The patterns designed for horizontal installation in laylights, which are illuminated by artificial light only, as well as true skylights, were developed from the pure geometry of a square. This square can also be seen in the floor plan drawings as a generator of both structural and spatial elements of the building. Thus, the horizontal ceiling glass echoes the floor plan.

The Martin House windows utilized types of glass set in a variety of solid brass cames. These dividing strips that Wright called grilles both delineated the pattern and formed the structure of the window as an integral part of the design. The Barton House, however, utilized copper-plated zinc cames that Wright normally specified.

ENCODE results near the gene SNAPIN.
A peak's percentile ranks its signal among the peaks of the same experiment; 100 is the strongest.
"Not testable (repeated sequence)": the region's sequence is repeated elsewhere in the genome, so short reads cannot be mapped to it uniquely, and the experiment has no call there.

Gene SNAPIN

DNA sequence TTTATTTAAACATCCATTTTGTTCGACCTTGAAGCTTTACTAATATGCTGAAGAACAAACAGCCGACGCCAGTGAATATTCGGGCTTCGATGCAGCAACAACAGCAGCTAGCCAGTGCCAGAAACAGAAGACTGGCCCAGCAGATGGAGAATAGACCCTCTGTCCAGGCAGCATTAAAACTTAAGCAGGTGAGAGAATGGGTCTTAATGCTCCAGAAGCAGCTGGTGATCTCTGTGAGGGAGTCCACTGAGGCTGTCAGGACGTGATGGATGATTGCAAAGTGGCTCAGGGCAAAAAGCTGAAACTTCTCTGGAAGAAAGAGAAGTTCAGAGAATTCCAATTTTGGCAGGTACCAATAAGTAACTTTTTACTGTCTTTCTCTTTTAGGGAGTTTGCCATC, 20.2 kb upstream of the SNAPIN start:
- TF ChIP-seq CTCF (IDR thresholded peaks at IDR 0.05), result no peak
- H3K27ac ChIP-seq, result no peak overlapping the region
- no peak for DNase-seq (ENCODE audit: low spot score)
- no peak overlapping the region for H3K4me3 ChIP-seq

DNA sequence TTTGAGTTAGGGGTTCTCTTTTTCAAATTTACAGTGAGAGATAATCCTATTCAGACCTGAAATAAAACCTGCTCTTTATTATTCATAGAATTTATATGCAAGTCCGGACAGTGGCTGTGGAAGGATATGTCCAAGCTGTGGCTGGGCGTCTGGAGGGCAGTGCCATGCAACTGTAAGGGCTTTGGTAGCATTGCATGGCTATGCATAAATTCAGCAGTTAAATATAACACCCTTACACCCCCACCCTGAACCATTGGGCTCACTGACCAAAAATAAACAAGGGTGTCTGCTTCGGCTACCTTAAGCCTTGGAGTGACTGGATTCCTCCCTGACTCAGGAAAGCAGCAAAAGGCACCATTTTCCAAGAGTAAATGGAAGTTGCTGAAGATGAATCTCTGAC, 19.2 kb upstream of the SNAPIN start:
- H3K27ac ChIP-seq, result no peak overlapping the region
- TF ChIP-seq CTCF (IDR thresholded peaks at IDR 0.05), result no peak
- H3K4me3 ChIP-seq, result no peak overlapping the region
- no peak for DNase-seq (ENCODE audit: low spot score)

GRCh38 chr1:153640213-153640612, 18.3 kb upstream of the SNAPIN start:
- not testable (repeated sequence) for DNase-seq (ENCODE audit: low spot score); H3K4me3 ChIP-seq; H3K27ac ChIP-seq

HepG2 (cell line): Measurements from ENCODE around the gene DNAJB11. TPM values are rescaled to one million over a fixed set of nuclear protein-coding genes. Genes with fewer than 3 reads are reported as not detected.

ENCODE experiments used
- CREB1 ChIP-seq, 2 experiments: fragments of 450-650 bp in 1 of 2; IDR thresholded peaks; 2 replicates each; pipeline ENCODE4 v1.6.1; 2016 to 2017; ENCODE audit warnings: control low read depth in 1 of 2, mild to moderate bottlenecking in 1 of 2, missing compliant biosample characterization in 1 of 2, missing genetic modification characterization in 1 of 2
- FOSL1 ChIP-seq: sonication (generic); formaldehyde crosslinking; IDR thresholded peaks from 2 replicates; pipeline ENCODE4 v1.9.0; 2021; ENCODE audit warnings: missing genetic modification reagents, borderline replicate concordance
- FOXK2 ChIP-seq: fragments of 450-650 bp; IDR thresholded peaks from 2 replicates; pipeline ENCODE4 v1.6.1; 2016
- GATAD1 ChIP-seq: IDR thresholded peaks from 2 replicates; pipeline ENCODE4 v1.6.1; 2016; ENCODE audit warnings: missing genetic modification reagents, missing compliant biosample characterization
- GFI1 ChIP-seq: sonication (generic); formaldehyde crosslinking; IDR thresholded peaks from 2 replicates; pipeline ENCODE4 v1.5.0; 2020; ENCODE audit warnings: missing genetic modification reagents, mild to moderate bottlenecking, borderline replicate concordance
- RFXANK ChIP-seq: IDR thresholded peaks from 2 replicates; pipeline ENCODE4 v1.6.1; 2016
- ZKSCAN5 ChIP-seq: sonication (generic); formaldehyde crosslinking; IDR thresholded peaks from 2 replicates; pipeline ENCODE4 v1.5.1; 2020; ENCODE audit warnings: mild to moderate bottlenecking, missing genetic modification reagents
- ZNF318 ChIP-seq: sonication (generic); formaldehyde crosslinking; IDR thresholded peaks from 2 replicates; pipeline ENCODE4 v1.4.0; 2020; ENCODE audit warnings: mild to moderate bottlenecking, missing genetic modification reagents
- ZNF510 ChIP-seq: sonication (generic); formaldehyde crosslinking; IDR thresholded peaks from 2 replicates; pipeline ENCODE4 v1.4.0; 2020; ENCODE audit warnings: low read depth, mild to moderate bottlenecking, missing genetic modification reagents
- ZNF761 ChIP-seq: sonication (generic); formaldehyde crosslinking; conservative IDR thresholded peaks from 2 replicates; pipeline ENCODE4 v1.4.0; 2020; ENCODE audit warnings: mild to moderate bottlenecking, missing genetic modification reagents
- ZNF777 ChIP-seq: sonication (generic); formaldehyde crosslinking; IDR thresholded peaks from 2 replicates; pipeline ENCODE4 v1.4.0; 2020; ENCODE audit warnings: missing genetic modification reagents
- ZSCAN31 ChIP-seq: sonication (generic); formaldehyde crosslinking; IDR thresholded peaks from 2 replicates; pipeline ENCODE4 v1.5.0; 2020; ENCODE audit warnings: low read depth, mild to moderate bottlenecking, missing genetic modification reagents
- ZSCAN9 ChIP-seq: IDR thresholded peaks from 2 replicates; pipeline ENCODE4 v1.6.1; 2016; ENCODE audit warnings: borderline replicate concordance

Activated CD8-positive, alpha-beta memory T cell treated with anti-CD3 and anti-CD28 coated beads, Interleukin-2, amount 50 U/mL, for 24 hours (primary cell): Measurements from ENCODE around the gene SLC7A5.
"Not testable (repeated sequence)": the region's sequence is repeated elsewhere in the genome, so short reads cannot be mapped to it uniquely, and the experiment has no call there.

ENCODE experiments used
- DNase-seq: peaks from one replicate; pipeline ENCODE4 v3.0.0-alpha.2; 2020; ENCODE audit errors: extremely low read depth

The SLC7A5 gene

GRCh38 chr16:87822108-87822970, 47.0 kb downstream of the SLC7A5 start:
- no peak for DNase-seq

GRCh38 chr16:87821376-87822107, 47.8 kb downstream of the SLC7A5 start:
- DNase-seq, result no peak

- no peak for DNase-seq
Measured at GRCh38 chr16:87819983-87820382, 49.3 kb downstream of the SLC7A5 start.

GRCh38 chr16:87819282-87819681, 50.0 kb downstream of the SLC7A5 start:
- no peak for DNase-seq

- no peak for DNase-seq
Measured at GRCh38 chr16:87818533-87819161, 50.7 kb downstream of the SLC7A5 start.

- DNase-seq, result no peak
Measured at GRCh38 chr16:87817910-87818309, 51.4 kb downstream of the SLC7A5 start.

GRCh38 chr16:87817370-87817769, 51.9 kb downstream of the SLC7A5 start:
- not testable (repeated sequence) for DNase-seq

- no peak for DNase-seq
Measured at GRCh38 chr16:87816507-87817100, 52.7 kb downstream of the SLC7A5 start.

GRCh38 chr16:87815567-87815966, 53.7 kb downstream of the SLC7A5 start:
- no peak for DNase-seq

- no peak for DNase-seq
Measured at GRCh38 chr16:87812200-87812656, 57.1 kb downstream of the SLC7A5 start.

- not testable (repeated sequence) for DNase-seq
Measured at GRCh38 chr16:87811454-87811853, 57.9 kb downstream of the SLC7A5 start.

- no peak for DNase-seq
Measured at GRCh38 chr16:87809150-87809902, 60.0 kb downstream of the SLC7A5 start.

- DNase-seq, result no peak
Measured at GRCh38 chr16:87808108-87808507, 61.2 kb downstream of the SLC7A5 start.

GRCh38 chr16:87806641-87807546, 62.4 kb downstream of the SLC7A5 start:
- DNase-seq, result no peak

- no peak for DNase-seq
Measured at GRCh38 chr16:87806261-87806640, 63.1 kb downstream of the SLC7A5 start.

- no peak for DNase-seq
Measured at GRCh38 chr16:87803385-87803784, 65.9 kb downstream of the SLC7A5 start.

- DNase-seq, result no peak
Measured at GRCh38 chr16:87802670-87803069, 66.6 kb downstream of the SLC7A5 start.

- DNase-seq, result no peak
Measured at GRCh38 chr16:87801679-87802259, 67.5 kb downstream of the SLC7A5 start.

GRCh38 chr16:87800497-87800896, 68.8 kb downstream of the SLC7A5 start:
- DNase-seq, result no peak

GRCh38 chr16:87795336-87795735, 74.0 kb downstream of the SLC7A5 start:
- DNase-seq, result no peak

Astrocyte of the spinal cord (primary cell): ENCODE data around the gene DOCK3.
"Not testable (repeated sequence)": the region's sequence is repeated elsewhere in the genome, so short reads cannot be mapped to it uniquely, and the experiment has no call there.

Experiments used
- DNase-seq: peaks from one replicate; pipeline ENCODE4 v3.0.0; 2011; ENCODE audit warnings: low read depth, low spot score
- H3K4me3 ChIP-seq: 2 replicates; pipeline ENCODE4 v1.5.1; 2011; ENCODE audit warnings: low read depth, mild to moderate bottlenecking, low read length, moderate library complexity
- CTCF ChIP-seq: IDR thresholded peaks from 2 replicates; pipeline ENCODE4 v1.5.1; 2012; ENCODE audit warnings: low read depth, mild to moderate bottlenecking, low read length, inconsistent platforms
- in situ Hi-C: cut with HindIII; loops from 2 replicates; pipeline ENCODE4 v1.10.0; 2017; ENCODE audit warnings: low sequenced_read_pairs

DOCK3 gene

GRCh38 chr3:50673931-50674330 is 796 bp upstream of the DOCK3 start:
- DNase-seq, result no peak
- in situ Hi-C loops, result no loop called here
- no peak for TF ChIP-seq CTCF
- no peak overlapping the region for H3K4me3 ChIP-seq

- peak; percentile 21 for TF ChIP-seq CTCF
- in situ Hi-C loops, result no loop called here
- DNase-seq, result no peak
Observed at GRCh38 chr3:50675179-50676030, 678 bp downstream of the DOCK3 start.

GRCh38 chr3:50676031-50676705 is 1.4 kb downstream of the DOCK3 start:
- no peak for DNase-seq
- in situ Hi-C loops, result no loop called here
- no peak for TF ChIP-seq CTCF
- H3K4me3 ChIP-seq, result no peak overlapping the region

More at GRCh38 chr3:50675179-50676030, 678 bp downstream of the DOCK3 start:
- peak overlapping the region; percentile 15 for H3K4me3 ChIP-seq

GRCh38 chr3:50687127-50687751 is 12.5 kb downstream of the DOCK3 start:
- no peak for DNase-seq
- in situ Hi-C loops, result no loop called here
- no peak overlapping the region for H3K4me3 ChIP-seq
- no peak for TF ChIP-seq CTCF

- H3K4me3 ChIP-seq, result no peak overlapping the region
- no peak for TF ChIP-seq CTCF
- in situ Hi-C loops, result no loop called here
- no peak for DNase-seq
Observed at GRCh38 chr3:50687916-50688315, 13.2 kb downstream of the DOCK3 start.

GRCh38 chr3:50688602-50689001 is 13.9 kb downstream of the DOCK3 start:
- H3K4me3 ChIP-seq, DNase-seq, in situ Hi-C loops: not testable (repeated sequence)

Wright's drawings show not only the development of his ideas, but also identify the colors he visualized. The glass itself consisted of clear, colored, translucent, and colored iridized types. The use of the note iris on his drawings denotes iridized glass. The iridescence was achieved by applying chemicals to one surface of colored glass and firing it at high temperatures. The result was an array of rainbow hues super-imposed over a base color. Wright also incorporated small pieces of gold glass in the windows, adding sparkle to the rooms. The gold was applied in liquid form on clear glass and carefully fired. In exterior windows the gold is sandwiched between two layers of glass. Following the assembly of glass pieces in metal cames, the joints were carefully soldered, the glass cemented to the cames and the exposed brass patinated.

National Building Museum · 401 F Street NW · Washington, DC · 20001 · 202 272-2448 ·  

The Frank Lloyd Wright® name, likeness, associated publicity rights, the Frank Lloyd Wright® mark and variations thereof, are all property of The Frank Lloyd Wright Foundation, Taliesin West, Scottsdale, AZ. All drawings and designs of Mr. Wright protected under copyright. ©2010 FL Wright Fdn.